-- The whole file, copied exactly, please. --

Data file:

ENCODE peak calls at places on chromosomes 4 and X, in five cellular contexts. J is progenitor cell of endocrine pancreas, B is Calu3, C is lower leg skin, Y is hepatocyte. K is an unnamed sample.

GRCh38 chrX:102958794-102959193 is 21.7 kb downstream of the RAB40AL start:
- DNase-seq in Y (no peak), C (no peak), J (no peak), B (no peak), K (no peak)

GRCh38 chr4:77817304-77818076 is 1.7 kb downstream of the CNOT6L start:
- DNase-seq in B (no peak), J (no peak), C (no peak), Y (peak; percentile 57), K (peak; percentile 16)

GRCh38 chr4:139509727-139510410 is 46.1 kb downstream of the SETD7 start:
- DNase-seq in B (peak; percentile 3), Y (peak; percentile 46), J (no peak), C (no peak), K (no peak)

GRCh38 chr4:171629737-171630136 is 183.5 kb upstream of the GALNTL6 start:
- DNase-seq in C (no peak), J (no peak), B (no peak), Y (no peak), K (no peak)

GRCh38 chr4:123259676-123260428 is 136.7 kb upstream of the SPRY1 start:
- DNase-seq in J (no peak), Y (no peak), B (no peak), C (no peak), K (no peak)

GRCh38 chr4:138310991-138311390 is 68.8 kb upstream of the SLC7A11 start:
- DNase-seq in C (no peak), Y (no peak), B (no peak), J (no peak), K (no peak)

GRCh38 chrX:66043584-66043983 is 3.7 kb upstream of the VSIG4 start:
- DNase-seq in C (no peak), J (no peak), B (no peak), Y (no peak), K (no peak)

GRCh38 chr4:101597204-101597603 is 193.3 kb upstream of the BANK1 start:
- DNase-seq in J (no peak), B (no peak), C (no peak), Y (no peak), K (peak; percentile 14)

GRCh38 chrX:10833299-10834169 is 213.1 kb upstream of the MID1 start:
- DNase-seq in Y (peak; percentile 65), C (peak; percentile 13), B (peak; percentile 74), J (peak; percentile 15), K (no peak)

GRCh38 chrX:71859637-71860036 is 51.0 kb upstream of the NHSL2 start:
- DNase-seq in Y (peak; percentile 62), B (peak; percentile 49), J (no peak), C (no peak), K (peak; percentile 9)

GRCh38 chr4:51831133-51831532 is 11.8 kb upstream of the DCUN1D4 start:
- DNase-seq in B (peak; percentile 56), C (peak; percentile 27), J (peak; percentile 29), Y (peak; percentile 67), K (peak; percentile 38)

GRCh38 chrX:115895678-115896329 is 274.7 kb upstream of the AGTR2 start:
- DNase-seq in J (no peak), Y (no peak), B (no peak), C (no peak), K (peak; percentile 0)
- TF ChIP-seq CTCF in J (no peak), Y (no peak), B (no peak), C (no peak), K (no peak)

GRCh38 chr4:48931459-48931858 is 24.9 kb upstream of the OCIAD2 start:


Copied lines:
ENCODE peak calls at places on chromosomes 4 and X, in five cellular contexts. J is progenitor cell of endocrine pancreas, B is Calu3, C is lower leg skin, Y is hepatocyte. K is an unnamed sample.

GRCh38 chrX:102958794-102959193 is 21.7 kb downstream of the RAB40AL start:
- DNase-seq in Y (no peak), C (no peak), J (no peak), B (no peak), K (no peak)

GRCh38 chr4:77817304-77818076 is 1.7 kb downstream of the CNOT6L start:
- DNase-seq in B (no peak), J (no peak), C (no peak), Y (peak; percentile 57), K (peak; percentile 16)

GRCh38 chr4:139509727-139510410 is 46.1 kb downstream of the SETD7 start:
- DNase-seq in B (peak; percentile 3), Y (peak; percentile 46), J (no peak), C (no peak), K (no peak)

GRCh38 chr4:171629737-171630136 is 183.5 kb upstream of the GALNTL6 start:
- DNase-seq in C (no peak), J (no peak), B (no peak), Y (no peak), K (no peak)

GRCh38 chr4:123259676-123260428 is 136.7 kb upstream of the SPRY1 start:
- DNase-seq in J (no peak), Y (no peak), B (no peak), C (no peak), K (no peak)

GRCh38 chr4:138310991-138311390 is 68.8 kb upstream of the SLC7A11 start:
- DNase-seq in C (no peak), Y (no peak), B (no peak), J (no peak), K (no peak)

GRCh38 chrX:66043584-66043983 is 3.7 kb upstream of the VSIG4 start:
- DNase-seq in C (no peak), J (no peak), B (no peak), Y (no peak), K (no peak)

GRCh38 chr4:101597204-101597603 is 193.3 kb upstream of the BANK1 start:
- DNase-seq in J (no peak), B (no peak), C (no peak), Y (no peak), K (peak; percentile 14)

GRCh38 chrX:10833299-10834169 is 213.1 kb upstream of the MID1 start:
- DNase-seq in Y (peak; percentile 65), C (peak; percentile 13), B (peak; percentile 74), J (peak; percentile 15), K (no peak)

GRCh38 chrX:71859637-71860036 is 51.0 kb upstream of the NHSL2 start:
- DNase-seq in Y (peak; percentile 62), B (peak; percentile 49), J (no peak), C (no peak), K (peak; percentile 9)

GRCh38 chr4:51831133-51831532 is 11.8 kb upstream of the DCUN1D4 start:
- DNase-seq in B (peak; percentile 56), C (peak; percentile 27), J (peak; percentile 29), Y (peak; percentile 67), K (peak; percentile 38)

GRCh38 chrX:115895678-115896329 is 274.7 kb upstream of the AGTR2 start:
- DNase-seq in J (no peak), Y (no peak), B (no peak), C (no peak), K (peak; percentile 0)
- TF ChIP-seq CTCF in J (no peak), Y (no peak), B (no peak), C (no peak), K (no peak)

GRCh38 chr4:48931459-48931858 is 24.9 kb upstream of the OCIAD2 start: